To survive, to cover these self-important people and their petty games on a daily basis, it was necessary for the reporters themselves to adopt a veil of cynicism. Imagine a job in which the norm is that everyone you encounter is trying to spin you and nobody tells you what they really think. What must it be like to leave a congressman's office only to watch three lobbyists enter by the side door, and knowing that, in all likelihood, the lobbyists will get what they want? It's not as though we send corrupt people to Washington; rather, we send strivers and high achievers who will do whatever it takes to hold their position or to climb up the ladder. While many of us understand this on a theoretical level, for the political journalist it is a persistent fact of life.
Still, buried beneath layers of practiced cynicism and ennui masquerading as objectivity, the idealist remains. Reporters may swear off political romance, but love sometimes takes them by surprise regardless. Surrounded by professional liars, they crave authenticity. Overwhelmed by men and women who can't decide where to have dinner without convening a focus group, they are drawn to the very few who are willing to risk it all for a higher cause.
They despise the Clintons because Bill, a talented young governor who swept into Washington in a wave of hope, let them down in so many ways. They flirted with Barack Obama—even jaded reporters can be inspired—but are increasingly put off by his industrial strength ambition and the ideological emptiness at the core of so much of his eloquence. Political reporters almost certainly develop an aversion to those who have been running for president since they were in second grade, and Bill, Hillary, and Barack all fall clearly into that category.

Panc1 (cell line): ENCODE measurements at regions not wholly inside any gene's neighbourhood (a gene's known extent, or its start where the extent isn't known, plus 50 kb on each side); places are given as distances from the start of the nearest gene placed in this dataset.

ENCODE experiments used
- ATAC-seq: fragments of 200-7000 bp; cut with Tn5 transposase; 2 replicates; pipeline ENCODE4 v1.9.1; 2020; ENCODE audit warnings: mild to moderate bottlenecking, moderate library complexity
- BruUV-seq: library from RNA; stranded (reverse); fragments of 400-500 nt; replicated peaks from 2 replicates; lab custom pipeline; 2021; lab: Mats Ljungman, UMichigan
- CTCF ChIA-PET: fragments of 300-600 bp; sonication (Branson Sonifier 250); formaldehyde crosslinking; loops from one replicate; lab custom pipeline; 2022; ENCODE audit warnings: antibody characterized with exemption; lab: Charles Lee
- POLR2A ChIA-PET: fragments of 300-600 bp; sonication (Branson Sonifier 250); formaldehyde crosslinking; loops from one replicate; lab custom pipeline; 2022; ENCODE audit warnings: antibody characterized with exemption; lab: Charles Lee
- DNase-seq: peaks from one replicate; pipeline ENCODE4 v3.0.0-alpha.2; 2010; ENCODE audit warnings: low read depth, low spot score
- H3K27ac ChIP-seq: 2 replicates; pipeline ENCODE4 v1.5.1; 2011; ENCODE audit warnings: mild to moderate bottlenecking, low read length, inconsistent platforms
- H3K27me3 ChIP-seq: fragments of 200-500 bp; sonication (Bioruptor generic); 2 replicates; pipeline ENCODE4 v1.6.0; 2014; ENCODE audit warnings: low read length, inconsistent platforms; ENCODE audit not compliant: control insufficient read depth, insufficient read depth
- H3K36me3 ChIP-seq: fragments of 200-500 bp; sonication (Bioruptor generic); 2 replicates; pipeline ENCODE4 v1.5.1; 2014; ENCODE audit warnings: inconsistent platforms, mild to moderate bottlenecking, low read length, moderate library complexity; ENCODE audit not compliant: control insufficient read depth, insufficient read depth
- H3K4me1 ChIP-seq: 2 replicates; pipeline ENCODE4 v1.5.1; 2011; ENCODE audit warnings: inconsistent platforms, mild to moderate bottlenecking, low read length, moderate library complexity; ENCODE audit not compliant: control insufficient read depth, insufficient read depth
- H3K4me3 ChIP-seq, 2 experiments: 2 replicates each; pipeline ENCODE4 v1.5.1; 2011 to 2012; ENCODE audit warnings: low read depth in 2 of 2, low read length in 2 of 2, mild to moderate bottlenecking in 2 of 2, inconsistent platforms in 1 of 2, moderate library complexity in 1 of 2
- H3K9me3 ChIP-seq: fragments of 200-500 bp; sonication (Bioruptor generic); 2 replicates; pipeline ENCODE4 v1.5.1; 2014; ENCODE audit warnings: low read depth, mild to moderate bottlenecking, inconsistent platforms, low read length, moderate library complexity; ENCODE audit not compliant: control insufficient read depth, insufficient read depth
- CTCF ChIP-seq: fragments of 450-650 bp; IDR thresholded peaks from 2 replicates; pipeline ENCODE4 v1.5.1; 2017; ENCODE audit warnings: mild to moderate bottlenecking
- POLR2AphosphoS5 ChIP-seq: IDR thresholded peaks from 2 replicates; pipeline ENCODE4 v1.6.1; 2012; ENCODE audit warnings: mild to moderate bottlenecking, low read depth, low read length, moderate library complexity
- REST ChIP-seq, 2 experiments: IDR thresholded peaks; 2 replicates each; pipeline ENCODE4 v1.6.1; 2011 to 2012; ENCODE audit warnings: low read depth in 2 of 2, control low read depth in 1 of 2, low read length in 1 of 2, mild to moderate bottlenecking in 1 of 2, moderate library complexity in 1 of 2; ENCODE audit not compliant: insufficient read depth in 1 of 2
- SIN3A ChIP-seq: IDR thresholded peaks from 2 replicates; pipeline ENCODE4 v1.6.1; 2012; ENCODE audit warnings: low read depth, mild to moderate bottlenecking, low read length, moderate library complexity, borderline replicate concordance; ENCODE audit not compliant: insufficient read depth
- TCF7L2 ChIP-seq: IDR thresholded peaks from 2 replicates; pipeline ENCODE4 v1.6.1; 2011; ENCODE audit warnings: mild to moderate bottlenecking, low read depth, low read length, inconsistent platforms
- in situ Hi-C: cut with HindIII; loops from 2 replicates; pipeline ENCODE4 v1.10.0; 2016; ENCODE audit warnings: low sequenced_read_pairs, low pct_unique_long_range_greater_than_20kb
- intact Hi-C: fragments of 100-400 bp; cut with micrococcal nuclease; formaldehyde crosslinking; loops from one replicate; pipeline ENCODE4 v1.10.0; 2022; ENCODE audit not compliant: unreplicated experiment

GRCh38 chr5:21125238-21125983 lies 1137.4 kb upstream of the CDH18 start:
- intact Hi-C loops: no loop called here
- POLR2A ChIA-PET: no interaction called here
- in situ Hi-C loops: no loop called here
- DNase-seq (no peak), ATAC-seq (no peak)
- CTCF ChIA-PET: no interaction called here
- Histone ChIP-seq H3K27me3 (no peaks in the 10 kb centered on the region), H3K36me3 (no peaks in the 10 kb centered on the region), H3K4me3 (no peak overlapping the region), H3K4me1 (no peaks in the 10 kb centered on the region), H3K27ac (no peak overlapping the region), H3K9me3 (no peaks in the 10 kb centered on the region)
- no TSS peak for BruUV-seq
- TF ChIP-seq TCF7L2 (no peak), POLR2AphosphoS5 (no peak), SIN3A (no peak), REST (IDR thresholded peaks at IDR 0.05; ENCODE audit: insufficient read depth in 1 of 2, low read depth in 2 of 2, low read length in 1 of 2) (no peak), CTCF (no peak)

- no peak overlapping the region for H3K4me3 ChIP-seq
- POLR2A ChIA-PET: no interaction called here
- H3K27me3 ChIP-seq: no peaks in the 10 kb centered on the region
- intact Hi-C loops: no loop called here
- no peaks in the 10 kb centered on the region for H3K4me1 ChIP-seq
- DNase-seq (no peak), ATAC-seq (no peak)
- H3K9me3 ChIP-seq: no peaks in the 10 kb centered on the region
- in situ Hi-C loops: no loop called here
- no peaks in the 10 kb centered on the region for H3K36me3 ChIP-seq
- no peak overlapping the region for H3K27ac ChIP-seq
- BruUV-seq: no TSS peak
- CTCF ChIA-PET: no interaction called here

John McCain, on the other hand, had a life before politics (and not just 15 minutes before, Obama fans). He put himself on the line as a young man in the most serious manner possible and endured horrors that few of us could imagine. Perhaps even more important, he speaks frankly and directly with the press corps, even when explaining his regular pattern of flip-flopping on the issues.
The reporters, in turn, have fallen in love. Here, at last, is a man who has paid his dues in blood. Even the cynical are subject to the pull of hero-worship and McCain plays to that by allowing them to share in his persona, to feel more invigorated and macho as they bask in the glow of his bravery. And he doesn't insult their intelligence with risible talking points and perpetual spin. He embraces his political duplicity and lets the media in on his dirty little secrets.
From all appearances, John McCain would be a terrible president. He is ignorant on domestic matters, bellicose in foreign policy, and evidently prone to volcanic anger. At best, he would be Ronald Reagan, a realist conservative who could occasionally buck the will of his ideologically fanatical advisers. At worst, he would be George W. Bush, too intellectually lazy to do any more than rubber stamp the harebrained schemes of whichever aide could best play to his vanity and need for manly affirmation. Reagan was a bad president; Bush is an unqualified disaster.
But don't expect a fair fight in the coming election. When reporters don't respect you (Dukakis, Gore, Kerry), you start at a significant disadvantage. But when they've fallen in love with your opponent, you are fighting an uphill battle that makes Everest look like a pitcher's mound.